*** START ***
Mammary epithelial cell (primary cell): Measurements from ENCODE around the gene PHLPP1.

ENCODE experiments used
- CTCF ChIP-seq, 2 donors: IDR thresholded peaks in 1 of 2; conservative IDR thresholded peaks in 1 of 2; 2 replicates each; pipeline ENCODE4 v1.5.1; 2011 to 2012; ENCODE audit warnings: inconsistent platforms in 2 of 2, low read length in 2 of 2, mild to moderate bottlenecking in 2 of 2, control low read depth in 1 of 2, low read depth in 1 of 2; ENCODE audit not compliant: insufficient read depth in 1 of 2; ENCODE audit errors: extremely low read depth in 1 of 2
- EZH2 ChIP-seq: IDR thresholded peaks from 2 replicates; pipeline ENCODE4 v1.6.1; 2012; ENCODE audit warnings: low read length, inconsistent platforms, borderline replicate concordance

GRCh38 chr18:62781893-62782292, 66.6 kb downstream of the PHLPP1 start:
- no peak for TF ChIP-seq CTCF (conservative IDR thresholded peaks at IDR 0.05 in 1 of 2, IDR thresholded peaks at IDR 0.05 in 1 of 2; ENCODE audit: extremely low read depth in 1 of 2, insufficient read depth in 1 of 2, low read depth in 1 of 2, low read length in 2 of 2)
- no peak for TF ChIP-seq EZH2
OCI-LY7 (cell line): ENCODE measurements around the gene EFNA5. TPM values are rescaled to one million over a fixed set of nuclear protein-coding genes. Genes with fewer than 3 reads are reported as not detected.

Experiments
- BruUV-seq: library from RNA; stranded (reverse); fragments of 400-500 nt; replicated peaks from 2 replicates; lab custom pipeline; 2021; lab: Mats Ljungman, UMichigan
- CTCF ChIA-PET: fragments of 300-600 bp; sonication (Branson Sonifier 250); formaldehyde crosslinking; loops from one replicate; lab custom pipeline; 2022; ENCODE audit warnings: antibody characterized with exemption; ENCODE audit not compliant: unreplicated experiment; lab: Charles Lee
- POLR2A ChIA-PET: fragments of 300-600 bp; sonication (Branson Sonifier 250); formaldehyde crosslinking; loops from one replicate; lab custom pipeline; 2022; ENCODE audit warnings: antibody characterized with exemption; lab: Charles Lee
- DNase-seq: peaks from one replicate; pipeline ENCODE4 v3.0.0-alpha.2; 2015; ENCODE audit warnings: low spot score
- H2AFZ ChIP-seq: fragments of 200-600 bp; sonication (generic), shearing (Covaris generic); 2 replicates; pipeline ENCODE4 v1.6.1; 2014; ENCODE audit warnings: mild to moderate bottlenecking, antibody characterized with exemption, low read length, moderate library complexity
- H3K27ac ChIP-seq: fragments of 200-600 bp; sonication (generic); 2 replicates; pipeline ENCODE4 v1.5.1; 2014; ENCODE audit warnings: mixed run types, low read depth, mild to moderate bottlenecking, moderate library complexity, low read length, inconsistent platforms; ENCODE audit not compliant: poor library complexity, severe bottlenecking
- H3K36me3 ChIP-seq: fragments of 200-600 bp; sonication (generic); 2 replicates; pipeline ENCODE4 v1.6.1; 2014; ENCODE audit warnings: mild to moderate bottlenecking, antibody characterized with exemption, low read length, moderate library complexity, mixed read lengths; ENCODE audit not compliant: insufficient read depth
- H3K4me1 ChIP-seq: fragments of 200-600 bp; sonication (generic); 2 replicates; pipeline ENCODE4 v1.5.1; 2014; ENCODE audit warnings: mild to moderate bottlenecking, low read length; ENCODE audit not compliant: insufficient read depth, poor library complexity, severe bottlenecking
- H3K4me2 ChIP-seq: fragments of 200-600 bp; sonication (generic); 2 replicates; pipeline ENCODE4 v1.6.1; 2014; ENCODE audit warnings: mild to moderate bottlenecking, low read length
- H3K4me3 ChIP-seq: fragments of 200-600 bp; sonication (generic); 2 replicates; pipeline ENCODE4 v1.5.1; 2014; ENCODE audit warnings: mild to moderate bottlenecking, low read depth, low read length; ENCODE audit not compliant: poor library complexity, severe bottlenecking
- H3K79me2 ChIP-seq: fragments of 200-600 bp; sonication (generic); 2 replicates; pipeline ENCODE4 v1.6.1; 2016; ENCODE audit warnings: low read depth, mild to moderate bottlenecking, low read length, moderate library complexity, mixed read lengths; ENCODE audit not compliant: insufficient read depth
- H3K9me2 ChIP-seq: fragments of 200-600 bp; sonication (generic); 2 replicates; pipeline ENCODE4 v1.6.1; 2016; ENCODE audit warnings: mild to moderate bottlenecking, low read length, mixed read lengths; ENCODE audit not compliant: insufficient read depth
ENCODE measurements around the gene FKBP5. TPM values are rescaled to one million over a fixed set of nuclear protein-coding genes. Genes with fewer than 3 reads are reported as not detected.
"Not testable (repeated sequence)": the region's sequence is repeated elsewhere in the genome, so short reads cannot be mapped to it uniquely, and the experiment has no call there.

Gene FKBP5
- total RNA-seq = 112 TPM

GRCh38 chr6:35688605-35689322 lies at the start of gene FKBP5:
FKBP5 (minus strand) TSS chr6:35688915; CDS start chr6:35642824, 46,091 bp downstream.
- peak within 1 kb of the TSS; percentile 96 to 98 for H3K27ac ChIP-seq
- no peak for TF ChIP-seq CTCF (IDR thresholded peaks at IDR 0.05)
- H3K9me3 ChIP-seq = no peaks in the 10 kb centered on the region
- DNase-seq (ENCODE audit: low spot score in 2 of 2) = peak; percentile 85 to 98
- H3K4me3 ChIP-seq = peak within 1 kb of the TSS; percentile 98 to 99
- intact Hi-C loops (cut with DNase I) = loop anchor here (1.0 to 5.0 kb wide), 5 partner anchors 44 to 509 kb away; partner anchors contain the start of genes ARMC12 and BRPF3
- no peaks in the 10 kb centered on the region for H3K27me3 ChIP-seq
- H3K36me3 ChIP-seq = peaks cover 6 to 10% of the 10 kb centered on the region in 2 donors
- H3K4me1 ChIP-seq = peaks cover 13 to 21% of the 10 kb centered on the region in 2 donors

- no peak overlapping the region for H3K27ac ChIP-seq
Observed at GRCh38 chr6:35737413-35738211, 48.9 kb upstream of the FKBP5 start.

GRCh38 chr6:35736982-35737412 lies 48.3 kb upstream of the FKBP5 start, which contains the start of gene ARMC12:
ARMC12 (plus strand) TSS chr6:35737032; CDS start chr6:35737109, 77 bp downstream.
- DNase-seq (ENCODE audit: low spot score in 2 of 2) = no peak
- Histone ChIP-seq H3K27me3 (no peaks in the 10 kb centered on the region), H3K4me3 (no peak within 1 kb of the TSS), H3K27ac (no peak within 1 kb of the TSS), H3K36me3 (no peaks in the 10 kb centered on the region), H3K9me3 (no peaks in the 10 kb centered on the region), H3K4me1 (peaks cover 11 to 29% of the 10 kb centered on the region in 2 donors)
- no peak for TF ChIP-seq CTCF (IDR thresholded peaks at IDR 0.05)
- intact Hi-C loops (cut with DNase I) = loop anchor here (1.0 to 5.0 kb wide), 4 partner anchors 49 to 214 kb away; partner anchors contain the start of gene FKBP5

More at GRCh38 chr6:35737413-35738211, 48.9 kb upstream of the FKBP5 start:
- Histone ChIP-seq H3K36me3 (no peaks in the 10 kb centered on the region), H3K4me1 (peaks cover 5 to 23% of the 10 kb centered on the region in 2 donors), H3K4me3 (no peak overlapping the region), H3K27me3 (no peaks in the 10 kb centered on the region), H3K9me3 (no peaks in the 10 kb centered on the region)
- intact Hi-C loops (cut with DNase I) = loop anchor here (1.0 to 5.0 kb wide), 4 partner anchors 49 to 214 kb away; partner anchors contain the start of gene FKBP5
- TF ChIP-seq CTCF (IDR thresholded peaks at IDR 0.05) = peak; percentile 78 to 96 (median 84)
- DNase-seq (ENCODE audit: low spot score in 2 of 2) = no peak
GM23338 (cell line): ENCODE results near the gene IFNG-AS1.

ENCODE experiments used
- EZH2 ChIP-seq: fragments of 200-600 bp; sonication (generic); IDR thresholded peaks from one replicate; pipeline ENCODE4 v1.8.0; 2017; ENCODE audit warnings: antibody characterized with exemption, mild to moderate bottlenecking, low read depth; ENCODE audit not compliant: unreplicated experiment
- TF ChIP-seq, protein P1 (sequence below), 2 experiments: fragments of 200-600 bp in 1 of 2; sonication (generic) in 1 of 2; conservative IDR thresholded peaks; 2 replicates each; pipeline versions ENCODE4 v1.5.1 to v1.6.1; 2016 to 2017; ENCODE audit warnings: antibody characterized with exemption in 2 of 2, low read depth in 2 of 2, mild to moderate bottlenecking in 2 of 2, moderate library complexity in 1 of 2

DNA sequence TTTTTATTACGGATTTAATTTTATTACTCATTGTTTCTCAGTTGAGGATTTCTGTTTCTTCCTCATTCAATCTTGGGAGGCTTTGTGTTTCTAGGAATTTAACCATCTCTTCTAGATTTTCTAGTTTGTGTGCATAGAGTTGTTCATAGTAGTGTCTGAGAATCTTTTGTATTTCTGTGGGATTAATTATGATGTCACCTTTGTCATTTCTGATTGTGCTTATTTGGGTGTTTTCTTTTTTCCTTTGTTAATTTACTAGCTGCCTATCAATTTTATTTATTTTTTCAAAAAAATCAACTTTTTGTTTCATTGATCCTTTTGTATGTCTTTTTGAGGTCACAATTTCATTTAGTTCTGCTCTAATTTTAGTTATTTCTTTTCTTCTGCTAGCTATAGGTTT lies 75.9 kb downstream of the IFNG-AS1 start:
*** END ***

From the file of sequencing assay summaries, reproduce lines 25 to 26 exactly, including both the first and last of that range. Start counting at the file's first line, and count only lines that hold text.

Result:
- total RNA-seq = 112 TPM

GRCh38 chr6:35688605-35689322 lies at the start of gene FKBP5: